I noticed my bees collecting a light-coloured pollen from a flowering tree today that I’ve never noticed before. Here’s a cellphone shot:
The flowers are not juicy and wet like fruit flowers full of nectar. They’re dry and crumbly and the pollen easily floats away like dust with the slightest disturbance, very much like Sorrel pollen.
Anyone who lives in Newfoundland has probably seen this tree many times growing in the ditches by the side of the road. But I don’t know what it is.
I tried to take photos of the bees on the flower but couldn’t manage it easily with my cellphone. This is as good as it gets:
UPDATE (the next day): It’s an Alder Bush. Judging from the shrivelled appearance of the flower, I’d say it’s only a pollen source for the bees, not nectar, but it’s all good. Another early spring pollen source doesn’t hurt and Alder Bushes are plentiful in a place like Newfoundland.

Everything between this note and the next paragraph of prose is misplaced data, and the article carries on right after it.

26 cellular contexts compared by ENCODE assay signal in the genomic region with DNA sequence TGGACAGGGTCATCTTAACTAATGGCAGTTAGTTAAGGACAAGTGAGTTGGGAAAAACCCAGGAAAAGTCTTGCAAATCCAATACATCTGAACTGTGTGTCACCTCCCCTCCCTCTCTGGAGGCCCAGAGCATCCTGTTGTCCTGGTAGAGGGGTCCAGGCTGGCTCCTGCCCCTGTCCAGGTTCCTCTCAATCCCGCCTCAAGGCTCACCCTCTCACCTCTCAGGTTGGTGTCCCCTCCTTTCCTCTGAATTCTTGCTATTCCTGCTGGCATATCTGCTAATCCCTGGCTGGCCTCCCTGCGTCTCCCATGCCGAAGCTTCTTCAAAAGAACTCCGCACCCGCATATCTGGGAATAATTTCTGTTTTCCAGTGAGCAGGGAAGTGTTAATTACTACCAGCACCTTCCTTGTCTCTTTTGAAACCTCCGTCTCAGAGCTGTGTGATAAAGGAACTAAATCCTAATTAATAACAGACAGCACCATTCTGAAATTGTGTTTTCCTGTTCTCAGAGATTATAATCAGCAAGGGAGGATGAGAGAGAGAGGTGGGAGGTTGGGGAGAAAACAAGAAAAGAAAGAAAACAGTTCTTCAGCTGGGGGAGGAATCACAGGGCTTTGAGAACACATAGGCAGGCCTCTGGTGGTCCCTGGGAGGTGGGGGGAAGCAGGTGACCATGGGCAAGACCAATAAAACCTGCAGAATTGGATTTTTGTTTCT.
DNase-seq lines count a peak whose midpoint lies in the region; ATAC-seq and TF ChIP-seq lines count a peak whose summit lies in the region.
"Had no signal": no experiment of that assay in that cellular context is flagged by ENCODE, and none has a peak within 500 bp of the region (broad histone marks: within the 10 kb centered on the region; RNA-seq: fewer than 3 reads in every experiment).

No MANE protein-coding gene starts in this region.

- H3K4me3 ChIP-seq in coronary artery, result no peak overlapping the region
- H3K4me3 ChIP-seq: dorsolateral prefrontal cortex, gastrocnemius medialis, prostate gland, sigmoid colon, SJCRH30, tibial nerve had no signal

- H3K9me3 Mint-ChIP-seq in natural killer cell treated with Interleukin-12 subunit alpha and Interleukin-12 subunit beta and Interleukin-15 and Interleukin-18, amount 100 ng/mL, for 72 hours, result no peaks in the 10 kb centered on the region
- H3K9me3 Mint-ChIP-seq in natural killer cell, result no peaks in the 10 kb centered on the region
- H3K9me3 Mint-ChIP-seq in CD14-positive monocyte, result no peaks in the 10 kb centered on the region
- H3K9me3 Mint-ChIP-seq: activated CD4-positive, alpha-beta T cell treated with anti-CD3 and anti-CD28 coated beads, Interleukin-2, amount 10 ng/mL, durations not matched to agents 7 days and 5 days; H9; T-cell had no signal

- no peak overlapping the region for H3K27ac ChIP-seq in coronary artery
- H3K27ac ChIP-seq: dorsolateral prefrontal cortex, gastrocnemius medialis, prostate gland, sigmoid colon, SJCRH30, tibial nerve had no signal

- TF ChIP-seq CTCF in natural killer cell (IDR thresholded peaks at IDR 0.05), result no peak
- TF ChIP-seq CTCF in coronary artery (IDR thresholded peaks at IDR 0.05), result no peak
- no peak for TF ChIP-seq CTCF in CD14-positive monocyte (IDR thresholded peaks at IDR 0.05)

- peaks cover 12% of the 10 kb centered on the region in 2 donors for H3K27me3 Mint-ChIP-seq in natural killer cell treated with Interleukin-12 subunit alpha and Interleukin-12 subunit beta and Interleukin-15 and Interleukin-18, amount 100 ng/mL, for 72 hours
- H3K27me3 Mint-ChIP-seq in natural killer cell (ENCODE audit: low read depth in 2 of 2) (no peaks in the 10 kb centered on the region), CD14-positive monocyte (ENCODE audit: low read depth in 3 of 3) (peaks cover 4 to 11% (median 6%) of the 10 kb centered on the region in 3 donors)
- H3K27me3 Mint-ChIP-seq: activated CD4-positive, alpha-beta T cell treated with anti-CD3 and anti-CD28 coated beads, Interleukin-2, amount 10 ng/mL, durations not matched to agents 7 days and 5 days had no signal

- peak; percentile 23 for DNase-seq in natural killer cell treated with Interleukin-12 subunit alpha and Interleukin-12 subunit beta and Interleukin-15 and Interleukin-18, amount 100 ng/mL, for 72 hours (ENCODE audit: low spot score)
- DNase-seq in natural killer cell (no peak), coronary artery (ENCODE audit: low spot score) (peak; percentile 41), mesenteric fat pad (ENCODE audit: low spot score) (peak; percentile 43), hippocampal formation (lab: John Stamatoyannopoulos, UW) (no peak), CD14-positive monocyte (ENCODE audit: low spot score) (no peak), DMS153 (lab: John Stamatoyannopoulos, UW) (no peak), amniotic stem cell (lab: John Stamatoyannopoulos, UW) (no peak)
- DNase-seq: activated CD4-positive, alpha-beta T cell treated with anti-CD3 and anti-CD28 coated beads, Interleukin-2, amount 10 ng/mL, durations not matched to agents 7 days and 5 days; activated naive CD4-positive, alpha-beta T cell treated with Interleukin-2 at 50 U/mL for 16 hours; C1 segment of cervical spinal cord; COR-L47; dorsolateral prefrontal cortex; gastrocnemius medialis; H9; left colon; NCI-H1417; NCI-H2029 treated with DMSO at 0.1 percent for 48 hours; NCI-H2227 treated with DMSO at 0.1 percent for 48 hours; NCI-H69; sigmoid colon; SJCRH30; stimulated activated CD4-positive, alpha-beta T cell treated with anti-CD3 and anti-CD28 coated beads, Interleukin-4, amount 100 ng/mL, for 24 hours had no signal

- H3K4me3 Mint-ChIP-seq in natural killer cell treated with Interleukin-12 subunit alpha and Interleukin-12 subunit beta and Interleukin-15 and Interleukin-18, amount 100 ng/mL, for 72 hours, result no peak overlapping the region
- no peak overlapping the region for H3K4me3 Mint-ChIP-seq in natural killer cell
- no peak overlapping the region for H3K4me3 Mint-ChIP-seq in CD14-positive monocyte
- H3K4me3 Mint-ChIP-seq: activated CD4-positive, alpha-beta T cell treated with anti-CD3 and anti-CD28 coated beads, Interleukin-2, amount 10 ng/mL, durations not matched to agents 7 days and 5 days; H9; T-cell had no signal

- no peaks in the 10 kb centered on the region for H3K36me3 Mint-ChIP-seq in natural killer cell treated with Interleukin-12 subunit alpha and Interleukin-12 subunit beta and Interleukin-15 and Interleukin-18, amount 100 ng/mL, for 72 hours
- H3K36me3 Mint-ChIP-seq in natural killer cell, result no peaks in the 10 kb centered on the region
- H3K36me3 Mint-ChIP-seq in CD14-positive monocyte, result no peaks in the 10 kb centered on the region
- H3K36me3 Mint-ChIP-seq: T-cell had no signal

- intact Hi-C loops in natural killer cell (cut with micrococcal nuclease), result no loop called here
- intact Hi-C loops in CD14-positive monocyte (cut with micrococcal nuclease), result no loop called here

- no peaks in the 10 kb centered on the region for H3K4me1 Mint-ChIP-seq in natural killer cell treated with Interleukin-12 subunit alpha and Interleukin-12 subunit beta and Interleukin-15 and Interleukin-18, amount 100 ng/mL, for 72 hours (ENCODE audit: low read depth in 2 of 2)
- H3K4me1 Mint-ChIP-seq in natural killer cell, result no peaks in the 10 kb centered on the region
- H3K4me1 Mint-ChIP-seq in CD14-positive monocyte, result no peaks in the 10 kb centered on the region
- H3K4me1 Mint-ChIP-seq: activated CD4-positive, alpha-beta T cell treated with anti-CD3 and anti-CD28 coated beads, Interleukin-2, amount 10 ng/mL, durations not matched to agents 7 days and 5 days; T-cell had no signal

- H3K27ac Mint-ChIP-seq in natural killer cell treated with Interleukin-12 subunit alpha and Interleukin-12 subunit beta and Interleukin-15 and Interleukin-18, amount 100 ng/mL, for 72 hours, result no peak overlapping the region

Alder bushes are packed with #pollen that gives honey #bees and native pollinators a boost in the spring. It's the driest, dustiest pollen I've ever seen, but it's something. #beekeeping pic.twitter.com/jPIrh8eGMT
— Mud Songs (@MudSongs) June 15, 2019
Maybe yellow birch? Pictures look similar. I think the flower is actually called a catkin.
This just in: It’s an Alder Bush.
Maples in Pippy Park are also in bloom, if the weather clears up there is currently tons of forage out there for the bee’s. I had read that alders can be a significant source of forage for bee’s in certain areas. Believe it was during one of Palmer’s presentations.
I have a series of photos and videos that show the similarities between alderbush pollen and birch tree pollen. They’re all apart of the Betulaceae family of trees and have similar flowers.
I’ll post the photos and videos — along with a tonne of other stuff I’ve been sitting on — as soon as I’m done rewriting and fixing everything on this blog, sometime in 2019.